Conflict of interest was the crux of our recent Zoning Board Hearing Board controversy. Gadfly gathers this was one of the hot topics a few years ago when an ethics ordinance was debated by City Council. The ZHB controversy made clear the need to go at this issue again.
Bill Scheier, Gadfly #2 (16 years of attending Council meetings), talks here at the September 3 Council meeting of different ways to deal with conflict of interest and his optimism that a successful means can be found.
Bill sees a problem and moves to do something about it.
Not just talk. Solution.
Your non-tax dollar at work again.
Won’t you aspire to be in a Gadfly video confidently espousing your views in the near future!
- No one I know of has accused anyone of voting a certain way because of campaign contributions.
- But . . . there is always the appearance of a possible conflict of interest.
- Campaign contributions are often pursuant to knowledge of a candidate’s views, that is, the candidate’s views influence the contributors.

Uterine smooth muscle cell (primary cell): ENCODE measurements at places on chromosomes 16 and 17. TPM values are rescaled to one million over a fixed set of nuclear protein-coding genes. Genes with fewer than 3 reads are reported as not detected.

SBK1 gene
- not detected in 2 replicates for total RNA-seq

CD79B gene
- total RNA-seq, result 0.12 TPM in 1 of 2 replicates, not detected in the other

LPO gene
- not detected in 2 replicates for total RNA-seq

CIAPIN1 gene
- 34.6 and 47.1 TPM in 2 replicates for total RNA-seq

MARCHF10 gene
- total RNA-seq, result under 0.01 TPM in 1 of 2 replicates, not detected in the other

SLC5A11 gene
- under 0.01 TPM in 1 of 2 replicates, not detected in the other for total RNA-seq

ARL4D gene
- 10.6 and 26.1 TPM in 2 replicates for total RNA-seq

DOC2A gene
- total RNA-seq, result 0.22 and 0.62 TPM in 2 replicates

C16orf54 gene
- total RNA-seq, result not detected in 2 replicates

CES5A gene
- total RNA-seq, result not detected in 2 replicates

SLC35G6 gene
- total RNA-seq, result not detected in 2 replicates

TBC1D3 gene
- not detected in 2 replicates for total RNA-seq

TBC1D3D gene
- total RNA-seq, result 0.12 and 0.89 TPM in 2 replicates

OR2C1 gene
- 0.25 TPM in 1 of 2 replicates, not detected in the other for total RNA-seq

- Whatever are we going to do to avoid the appearance of a conflict of interest?
- A blanket recusal would prevent someone from contributing to a candidate with similar views.
- I came up with a limit of almost exactly $400 per person per election
- A limit on campaign contributions can be combined with recusal such that any contribution over the limit would trigger recusal
- The purpose of a campaign limit can be defeated by numerous contributions from family members and/or employees.
- I believe it will be possible to craft an ordinance that removes any clouds of conflict of interest and still allows contributors to support a candidate with compatible views, but what will be required is a willingness to sit down and engage in thoughtful discussion and analysis of these and other points that will arise.